While our progress in vaccinating Americans against COVID-19 is certainly worth celebrating, don’t set off your sparklers just yet – we still have a long way to go to achieve herd immunity, and the protection against emerging variants is essential.
The question now is, what new strategies can we use to get more gunfire? In early May, the president announced a solid plan to improve access to vaccines across the country. The measures included increasing appointments for walk-in vaccines at local pharmacies and state vaccination sites; the move to community vaccination clinics and smaller mobile units; and support community education on vaccines and local awareness efforts. However, the immunization rate has slowed, which means that we must redouble our efforts to reach vulnerable communities nationally and ultimately across the world.
Who does not get vaccinated?
Even in the face of an abundant vaccine supply in the United States, two threats to progress remain: resistance among major demographic groups and disparities in vaccine access among high-risk populations.
Indeed, much of our ability to stop the transmission of the virus rests in the hands of the rest of Americans who have not yet been vaccinated, either because they are hesitant or because they do not have access. The public health community is now charged with a dual responsibility: 1) convincing hesitant and resistant groups that the vaccine is, in fact, safe, effective, and essential for a COVID-free world, and 2) tackling obstacles that prevent certain groups from accessing vaccines.
There are clear distinctions between the vaccinated and unvaccinated groups in the United States. They differ in age (unvaccinated adults are significantly younger), education (unvaccinated adults are more likely to have a high school diploma or less), and political affiliation (adults who identify with as Republicans or Republican-leaning independents are much less likely to be vaccinated than Democrats). There are also important racial differences that highlight issues with equitable access to vaccines.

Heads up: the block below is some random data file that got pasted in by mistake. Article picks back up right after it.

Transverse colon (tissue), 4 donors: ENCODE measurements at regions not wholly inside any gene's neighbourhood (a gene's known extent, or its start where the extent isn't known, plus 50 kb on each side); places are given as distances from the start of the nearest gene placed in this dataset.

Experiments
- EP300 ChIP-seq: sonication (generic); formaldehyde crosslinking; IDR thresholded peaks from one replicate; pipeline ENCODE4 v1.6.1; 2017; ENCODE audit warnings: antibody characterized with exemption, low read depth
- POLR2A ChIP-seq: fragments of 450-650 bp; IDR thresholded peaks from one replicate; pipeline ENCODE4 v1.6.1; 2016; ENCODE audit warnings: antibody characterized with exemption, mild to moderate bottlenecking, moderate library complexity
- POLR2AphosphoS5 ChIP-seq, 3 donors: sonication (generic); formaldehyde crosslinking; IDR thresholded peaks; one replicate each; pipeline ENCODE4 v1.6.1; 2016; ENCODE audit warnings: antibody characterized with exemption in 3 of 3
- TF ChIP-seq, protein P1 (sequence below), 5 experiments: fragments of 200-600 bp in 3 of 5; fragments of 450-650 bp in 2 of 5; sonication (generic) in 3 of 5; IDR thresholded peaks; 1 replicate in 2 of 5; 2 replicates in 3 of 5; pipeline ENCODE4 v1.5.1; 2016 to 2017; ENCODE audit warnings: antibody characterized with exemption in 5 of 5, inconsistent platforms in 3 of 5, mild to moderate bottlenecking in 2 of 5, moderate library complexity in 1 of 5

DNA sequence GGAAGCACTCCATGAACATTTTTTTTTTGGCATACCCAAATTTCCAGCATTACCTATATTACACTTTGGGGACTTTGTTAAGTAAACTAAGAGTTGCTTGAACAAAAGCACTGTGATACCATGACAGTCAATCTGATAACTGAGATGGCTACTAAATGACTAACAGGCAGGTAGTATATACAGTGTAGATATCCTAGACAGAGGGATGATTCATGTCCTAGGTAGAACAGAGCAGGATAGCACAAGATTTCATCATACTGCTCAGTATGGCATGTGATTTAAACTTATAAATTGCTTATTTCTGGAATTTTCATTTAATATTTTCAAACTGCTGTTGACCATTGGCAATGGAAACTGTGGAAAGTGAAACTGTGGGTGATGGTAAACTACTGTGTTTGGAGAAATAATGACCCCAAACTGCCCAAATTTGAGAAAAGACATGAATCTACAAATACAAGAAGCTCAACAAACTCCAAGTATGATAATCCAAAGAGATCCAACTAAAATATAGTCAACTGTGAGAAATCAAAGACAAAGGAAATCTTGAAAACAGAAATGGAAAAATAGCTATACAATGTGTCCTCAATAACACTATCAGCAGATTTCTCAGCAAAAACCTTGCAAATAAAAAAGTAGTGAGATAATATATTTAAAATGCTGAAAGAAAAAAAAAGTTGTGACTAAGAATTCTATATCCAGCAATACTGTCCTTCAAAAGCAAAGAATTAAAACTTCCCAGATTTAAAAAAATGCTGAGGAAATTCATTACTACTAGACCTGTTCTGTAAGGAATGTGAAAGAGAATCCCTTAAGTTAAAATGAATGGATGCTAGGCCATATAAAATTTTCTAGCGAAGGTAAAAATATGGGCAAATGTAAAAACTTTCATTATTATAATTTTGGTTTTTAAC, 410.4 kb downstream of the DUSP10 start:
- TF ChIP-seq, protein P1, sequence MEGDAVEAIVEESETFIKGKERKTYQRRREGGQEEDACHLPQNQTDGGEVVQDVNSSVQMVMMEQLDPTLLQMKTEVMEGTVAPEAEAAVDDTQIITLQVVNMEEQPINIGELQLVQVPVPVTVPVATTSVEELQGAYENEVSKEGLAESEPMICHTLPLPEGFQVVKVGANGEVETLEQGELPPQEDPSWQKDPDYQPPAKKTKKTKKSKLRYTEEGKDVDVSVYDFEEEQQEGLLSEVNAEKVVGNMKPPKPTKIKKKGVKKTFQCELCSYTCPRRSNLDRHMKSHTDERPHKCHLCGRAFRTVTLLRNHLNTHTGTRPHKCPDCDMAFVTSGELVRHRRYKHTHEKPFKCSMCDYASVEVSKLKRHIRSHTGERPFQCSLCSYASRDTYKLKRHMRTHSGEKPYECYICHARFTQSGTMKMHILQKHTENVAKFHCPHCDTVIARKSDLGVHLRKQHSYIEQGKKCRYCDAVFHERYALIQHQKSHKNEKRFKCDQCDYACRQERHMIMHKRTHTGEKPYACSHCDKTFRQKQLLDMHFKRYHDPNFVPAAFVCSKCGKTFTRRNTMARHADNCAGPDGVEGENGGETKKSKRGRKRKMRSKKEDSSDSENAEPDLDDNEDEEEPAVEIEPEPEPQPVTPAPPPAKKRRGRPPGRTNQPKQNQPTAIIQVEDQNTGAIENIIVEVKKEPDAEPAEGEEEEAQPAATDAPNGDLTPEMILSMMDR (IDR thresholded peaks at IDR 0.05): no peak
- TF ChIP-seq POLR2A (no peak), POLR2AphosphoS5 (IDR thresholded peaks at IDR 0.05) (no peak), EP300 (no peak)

For some, the decision to forgo vaccination is rooted in concerns about safety and efficacy, although this group is shrinking. Among the 13% of adults who say they ‘definitely will not’ get the flu shot, nine in ten also say they don’t get the annual flu shot, suggesting some skepticism about the flu. vaccines in general. More recently, these concerns have been magnified by events such as the temporary suspension of the Johnson & Johnson vaccine following reports of rare but serious blood clots as a side effect.
Reluctance also persists among our country’s most vulnerable – including low-income communities of color – whose concerns stem from a legacy of neglect and oppression. Having historically and repeatedly sidelined the health priorities of our vulnerable communities, the United States has generated a deep-rooted distrust of our systems among those who need them most.
This is compounded by the fact that blacks and American Hispanics are less likely to receive vaccines than whites, while accounting for a larger share of cases and deaths.